Sunday, 1 June 2014
Dracula by Bram Stoker
3 May. Bistritz. __Left Munich at 8:35 P. M, on 1st May, arriving at Vienna early next morning; should have arrived at 6:46, but train was an hour late.
So the only conflict we have in the opening from this great novel is a late train. As this is presented as a journal, it's not really reasonable to expect the journal writer to begin with something like: I felt the fangs in my neck.
On the plus side, there is a character and some context and set up with the mention of a journey. But today's reader needs more than this to hook them, though who knows, Twilight is worse than this and it did well, so maybe all it takes to hook today is a reader mental meltdown.
The rest of the first paragraph:
Buda-Pesth seems a wonderful place, from the glimpse which I got of it from the train and the little I could walk through the streets. I feared to go very far from the station, as we had arrived late and would start as near the correct time as possible. The impression I had was that we were leaving the West and entering the East; the most western of splendid bridges over the Danube, which is here of noble width and depth, took us among the traditions of Turkish rule.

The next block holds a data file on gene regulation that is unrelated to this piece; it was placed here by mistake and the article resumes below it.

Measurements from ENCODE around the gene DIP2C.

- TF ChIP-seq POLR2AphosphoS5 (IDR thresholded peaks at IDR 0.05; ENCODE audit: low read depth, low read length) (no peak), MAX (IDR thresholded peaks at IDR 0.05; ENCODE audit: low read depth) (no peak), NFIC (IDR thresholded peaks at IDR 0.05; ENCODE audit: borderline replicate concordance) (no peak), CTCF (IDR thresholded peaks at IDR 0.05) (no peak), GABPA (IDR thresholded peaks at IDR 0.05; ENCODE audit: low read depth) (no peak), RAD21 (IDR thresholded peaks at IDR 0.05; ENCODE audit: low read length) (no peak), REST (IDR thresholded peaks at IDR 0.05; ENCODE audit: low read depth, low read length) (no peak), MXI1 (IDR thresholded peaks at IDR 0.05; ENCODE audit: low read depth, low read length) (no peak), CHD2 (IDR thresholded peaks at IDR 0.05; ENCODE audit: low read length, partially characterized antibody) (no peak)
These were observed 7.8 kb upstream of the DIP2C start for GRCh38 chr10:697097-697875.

Having been to Buda-Pesth and Transylvania, I think I have an idea of what this narrator is going through. But anyone who hasn't been there may not, though the description is not bad, sprinkled with a few facts.
First thing said:
"The Herr Englishman?"
This is part of the series: the top 100 novels from Daniel S. Burt's book called Novel 100, the top 100 novels of all time. There is debate of course as to what should be on that list, but his opinions are as good as any. Dracula draws in at number 97.